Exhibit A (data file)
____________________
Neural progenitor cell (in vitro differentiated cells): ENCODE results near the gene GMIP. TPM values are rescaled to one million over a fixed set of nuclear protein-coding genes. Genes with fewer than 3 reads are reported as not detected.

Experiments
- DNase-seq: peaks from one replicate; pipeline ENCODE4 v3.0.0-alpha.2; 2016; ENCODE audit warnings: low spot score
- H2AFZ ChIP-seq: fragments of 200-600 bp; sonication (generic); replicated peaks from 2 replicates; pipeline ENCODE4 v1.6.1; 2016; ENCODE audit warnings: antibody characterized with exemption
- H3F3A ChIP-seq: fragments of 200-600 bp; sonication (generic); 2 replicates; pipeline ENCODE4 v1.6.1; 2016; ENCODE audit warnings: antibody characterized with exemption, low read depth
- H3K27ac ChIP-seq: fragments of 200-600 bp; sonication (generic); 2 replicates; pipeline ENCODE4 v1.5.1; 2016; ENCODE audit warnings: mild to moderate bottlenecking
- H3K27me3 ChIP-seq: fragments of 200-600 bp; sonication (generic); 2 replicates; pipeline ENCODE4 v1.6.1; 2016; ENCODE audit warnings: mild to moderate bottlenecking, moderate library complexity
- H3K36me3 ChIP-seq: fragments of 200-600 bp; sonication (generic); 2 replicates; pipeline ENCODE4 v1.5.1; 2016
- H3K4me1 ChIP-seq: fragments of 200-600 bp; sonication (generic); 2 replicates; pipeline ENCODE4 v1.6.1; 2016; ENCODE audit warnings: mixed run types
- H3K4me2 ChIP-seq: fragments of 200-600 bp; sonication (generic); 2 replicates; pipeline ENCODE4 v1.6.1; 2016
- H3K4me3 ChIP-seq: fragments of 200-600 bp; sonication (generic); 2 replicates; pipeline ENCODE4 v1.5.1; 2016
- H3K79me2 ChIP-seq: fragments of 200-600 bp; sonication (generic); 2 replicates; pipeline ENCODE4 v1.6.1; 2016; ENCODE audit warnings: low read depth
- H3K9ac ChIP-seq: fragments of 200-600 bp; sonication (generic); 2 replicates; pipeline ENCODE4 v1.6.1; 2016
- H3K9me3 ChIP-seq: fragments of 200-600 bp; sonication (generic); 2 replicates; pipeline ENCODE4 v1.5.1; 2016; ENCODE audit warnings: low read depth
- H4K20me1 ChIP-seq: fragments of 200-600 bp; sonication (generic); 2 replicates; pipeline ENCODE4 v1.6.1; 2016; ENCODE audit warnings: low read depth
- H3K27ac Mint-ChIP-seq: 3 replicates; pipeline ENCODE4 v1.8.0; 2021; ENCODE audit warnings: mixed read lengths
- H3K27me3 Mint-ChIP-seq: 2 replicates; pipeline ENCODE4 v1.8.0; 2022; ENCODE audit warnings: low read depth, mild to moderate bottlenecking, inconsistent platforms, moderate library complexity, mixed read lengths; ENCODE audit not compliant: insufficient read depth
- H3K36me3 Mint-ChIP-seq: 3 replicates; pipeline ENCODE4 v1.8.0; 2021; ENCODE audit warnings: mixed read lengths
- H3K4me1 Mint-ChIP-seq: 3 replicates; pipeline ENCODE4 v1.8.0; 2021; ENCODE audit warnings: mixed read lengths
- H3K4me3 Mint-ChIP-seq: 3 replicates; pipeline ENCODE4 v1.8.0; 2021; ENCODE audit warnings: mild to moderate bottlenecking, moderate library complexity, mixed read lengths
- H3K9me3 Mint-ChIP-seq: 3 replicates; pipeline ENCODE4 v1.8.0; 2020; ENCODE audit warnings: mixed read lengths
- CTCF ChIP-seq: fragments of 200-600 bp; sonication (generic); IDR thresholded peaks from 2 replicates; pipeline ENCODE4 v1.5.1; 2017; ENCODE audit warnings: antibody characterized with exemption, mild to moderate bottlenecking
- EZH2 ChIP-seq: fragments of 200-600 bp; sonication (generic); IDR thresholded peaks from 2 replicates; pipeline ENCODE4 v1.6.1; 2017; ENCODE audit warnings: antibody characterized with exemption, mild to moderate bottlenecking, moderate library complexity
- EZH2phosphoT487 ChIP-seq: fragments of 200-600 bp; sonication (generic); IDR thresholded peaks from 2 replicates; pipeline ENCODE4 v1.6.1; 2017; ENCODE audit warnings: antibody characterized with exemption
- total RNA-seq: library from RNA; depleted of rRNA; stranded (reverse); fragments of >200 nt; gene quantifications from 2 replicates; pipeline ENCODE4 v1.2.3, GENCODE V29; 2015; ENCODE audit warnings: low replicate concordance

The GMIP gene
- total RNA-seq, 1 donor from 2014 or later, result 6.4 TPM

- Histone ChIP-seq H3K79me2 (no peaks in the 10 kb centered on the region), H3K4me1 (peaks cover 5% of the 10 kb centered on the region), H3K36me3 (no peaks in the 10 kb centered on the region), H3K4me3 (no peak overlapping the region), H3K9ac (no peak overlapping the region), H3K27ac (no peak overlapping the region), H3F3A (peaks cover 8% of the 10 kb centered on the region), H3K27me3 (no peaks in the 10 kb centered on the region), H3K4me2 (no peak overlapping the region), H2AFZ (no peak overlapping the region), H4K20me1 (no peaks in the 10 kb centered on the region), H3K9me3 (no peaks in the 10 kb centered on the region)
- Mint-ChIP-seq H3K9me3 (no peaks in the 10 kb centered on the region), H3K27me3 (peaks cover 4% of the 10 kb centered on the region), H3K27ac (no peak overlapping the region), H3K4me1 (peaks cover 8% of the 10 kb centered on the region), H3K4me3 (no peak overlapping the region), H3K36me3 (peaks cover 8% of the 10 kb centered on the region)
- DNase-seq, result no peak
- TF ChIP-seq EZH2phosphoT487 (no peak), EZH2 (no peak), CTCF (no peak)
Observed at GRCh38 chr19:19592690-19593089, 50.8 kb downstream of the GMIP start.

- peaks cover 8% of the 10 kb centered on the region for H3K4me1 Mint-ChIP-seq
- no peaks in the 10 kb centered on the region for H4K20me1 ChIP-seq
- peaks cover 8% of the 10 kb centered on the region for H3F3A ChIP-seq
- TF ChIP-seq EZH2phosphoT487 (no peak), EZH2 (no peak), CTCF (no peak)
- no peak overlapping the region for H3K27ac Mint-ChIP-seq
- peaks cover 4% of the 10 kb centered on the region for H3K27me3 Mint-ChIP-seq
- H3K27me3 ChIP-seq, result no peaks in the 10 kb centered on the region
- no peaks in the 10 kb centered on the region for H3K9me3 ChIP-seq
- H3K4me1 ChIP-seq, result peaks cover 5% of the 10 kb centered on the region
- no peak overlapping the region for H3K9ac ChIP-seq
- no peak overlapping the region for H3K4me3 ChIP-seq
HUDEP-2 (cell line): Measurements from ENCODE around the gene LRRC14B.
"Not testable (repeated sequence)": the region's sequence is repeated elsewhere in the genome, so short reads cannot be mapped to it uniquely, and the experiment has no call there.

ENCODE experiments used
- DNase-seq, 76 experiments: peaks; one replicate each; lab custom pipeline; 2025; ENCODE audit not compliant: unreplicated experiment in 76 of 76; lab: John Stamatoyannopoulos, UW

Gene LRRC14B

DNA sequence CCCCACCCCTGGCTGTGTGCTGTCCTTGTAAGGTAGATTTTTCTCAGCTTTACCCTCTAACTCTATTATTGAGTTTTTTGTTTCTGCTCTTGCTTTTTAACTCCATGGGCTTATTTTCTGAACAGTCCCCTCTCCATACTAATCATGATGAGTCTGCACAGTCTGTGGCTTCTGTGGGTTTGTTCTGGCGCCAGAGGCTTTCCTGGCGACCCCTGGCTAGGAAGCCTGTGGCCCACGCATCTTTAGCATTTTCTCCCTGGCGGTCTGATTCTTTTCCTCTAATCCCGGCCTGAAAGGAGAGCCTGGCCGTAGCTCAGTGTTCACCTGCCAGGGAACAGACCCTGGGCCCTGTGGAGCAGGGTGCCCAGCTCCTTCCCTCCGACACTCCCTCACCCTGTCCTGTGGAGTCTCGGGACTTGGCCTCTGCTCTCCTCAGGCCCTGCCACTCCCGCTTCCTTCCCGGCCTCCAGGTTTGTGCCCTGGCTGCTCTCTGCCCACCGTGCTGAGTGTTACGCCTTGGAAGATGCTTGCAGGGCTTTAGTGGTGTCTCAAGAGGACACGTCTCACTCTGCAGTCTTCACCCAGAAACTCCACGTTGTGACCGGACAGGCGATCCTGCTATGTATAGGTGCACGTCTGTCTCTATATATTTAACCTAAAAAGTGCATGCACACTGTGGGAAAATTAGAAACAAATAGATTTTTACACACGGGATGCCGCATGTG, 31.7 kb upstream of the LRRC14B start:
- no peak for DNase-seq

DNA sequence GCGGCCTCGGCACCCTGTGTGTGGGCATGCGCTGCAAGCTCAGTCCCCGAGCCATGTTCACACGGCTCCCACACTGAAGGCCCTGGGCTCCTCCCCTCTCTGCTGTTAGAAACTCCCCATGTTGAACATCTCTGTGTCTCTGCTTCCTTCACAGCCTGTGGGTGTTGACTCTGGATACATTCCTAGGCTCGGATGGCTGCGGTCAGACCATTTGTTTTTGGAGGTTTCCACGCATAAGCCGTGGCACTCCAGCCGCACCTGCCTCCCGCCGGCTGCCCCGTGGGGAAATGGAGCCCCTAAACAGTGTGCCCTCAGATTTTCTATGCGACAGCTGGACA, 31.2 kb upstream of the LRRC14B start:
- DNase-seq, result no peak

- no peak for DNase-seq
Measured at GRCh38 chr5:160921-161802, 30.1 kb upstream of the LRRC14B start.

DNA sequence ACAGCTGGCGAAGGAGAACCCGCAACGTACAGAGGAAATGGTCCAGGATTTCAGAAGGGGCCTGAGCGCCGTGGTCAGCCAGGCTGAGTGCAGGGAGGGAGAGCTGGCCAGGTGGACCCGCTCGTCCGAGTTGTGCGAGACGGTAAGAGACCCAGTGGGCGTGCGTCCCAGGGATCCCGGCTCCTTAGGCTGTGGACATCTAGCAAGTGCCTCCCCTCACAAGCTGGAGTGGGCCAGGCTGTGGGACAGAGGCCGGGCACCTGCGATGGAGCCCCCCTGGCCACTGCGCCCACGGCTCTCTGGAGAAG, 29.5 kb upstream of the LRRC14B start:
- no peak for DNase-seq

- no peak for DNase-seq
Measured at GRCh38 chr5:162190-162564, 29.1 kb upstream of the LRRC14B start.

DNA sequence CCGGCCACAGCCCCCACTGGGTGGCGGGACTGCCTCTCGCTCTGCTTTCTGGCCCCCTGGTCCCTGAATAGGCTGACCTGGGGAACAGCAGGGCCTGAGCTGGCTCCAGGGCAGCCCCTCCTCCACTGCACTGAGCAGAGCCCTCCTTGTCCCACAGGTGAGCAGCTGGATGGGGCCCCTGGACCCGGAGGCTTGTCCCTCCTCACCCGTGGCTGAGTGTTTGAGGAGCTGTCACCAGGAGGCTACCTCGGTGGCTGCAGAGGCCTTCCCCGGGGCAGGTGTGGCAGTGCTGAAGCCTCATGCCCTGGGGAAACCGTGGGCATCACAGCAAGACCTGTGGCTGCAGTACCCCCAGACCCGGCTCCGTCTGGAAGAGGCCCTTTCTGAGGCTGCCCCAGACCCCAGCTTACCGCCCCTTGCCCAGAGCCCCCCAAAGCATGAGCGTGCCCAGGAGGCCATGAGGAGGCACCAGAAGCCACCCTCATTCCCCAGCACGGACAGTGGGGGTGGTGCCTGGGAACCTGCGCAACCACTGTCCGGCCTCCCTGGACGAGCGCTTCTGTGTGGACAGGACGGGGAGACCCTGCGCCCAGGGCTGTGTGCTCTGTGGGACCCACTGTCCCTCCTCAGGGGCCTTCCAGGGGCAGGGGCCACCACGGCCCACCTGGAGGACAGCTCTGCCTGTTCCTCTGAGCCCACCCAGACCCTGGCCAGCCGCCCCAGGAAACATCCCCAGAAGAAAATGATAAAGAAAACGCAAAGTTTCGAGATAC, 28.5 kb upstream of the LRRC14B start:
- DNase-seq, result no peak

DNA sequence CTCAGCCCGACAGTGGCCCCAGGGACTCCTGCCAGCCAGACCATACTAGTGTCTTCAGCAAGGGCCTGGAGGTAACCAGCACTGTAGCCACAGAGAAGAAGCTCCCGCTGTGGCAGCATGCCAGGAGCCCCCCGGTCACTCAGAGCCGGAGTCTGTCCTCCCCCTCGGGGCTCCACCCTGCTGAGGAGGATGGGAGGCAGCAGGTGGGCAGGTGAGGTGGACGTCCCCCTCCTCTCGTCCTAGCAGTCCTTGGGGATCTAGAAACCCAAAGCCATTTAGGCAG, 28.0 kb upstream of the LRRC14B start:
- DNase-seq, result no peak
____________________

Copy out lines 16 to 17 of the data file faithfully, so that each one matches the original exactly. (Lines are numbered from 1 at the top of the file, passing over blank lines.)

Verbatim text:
- H3K27ac Mint-ChIP-seq: 3 replicates; pipeline ENCODE4 v1.8.0; 2021; ENCODE audit warnings: mixed read lengths
- H3K27me3 Mint-ChIP-seq: 2 replicates; pipeline ENCODE4 v1.8.0; 2022; ENCODE audit warnings: low read depth, mild to moderate bottlenecking, inconsistent platforms, moderate library complexity, mixed read lengths; ENCODE audit not compliant: insufficient read depth